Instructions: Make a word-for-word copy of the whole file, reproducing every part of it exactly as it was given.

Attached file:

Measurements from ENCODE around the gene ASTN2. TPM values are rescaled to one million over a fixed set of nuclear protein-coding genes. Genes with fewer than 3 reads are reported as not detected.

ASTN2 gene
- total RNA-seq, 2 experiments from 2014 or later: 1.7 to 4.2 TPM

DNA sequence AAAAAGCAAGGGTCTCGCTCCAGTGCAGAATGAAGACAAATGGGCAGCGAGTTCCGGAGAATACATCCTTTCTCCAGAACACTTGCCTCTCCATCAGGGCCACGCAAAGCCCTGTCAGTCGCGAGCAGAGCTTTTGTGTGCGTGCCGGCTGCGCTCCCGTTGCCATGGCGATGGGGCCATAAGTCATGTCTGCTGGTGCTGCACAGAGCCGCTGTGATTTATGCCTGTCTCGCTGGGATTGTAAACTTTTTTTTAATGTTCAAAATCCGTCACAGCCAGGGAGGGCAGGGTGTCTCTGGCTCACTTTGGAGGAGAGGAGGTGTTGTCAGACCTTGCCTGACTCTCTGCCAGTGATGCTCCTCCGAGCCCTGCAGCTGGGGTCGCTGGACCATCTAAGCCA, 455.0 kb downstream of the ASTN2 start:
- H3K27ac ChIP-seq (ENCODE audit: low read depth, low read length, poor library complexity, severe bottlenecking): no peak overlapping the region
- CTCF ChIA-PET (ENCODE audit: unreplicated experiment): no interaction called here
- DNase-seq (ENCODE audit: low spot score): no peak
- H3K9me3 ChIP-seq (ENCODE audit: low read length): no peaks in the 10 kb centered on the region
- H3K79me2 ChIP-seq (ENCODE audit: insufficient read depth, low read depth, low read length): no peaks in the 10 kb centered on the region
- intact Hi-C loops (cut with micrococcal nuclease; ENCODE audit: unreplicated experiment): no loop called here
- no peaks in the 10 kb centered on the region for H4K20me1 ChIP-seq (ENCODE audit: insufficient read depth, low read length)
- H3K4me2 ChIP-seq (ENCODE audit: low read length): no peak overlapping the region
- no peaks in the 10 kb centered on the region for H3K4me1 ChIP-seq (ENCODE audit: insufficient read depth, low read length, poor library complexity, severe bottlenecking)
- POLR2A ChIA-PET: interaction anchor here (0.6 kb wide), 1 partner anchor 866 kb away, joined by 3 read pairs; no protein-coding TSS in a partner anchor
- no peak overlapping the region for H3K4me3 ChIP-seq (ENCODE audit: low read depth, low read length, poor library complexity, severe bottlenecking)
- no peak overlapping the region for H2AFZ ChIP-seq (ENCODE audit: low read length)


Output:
Measurements from ENCODE around the gene ASTN2. TPM values are rescaled to one million over a fixed set of nuclear protein-coding genes. Genes with fewer than 3 reads are reported as not detected.

ASTN2 gene
- total RNA-seq, 2 experiments from 2014 or later: 1.7 to 4.2 TPM

DNA sequence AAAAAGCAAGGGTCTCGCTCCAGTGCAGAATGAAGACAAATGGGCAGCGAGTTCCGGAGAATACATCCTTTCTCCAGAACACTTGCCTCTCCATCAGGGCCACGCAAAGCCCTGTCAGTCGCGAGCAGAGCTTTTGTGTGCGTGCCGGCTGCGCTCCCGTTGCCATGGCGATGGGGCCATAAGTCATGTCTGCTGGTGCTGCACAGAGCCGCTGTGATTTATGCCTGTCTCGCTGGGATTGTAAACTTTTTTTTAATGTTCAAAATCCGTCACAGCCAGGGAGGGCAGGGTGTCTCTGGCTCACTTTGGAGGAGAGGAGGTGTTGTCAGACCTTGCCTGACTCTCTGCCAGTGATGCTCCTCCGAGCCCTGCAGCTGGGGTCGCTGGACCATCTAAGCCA, 455.0 kb downstream of the ASTN2 start:
- H3K27ac ChIP-seq (ENCODE audit: low read depth, low read length, poor library complexity, severe bottlenecking): no peak overlapping the region
- CTCF ChIA-PET (ENCODE audit: unreplicated experiment): no interaction called here
- DNase-seq (ENCODE audit: low spot score): no peak
- H3K9me3 ChIP-seq (ENCODE audit: low read length): no peaks in the 10 kb centered on the region
- H3K79me2 ChIP-seq (ENCODE audit: insufficient read depth, low read depth, low read length): no peaks in the 10 kb centered on the region
- intact Hi-C loops (cut with micrococcal nuclease; ENCODE audit: unreplicated experiment): no loop called here
- no peaks in the 10 kb centered on the region for H4K20me1 ChIP-seq (ENCODE audit: insufficient read depth, low read length)
- H3K4me2 ChIP-seq (ENCODE audit: low read length): no peak overlapping the region
- no peaks in the 10 kb centered on the region for H3K4me1 ChIP-seq (ENCODE audit: insufficient read depth, low read length, poor library complexity, severe bottlenecking)
- POLR2A ChIA-PET: interaction anchor here (0.6 kb wide), 1 partner anchor 866 kb away, joined by 3 read pairs; no protein-coding TSS in a partner anchor
- no peak overlapping the region for H3K4me3 ChIP-seq (ENCODE audit: low read depth, low read length, poor library complexity, severe bottlenecking)
- no peak overlapping the region for H2AFZ ChIP-seq (ENCODE audit: low read length)